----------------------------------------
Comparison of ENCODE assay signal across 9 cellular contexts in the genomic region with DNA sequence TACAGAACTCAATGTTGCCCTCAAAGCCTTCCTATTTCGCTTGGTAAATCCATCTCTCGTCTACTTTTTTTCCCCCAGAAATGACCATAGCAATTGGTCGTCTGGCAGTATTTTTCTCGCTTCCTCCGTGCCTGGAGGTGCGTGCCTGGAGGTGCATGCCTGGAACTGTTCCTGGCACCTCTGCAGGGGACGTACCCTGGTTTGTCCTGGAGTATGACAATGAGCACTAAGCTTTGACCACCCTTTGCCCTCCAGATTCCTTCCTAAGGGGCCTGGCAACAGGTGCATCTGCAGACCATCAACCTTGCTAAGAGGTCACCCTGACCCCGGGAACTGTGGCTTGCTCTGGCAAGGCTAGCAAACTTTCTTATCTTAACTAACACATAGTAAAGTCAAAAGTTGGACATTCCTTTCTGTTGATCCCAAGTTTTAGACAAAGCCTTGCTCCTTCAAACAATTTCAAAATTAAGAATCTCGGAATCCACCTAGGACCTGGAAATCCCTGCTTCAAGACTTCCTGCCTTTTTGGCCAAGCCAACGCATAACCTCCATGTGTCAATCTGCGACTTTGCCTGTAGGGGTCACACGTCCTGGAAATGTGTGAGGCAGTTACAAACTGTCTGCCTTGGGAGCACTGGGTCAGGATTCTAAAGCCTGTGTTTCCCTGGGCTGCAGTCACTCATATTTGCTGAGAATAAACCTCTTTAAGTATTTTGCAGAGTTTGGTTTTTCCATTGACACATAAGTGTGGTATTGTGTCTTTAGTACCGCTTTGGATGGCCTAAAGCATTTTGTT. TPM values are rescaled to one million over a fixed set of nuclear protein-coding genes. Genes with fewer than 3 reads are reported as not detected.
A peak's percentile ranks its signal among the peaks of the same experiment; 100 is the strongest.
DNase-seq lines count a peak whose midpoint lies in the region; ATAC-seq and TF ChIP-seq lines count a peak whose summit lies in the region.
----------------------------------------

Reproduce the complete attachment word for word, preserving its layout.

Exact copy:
Comparison of ENCODE assay signal across 9 cellular contexts in the genomic region with DNA sequence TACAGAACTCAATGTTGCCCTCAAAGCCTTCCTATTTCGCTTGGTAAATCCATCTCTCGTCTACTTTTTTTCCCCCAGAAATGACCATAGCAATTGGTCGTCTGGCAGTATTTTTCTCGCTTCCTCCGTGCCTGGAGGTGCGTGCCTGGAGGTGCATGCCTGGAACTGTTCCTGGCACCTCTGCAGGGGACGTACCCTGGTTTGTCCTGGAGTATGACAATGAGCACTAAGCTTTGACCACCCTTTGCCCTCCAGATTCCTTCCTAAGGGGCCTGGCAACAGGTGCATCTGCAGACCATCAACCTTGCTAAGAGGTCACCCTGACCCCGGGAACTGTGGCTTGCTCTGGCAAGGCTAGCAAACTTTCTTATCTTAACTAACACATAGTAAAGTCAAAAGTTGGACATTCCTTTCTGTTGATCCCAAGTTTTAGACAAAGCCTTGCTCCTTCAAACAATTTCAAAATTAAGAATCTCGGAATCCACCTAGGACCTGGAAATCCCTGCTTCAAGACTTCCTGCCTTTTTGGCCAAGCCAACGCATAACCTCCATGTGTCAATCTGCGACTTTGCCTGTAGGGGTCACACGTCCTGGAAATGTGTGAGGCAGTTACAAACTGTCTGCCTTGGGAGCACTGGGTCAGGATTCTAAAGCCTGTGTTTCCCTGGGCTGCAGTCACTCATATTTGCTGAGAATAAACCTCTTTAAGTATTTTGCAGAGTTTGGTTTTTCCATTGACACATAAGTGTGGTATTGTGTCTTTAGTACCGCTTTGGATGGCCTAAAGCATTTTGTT. TPM values are rescaled to one million over a fixed set of nuclear protein-coding genes. Genes with fewer than 3 reads are reported as not detected.
A peak's percentile ranks its signal among the peaks of the same experiment; 100 is the strongest.
DNase-seq lines count a peak whose midpoint lies in the region; ATAC-seq and TF ChIP-seq lines count a peak whose summit lies in the region.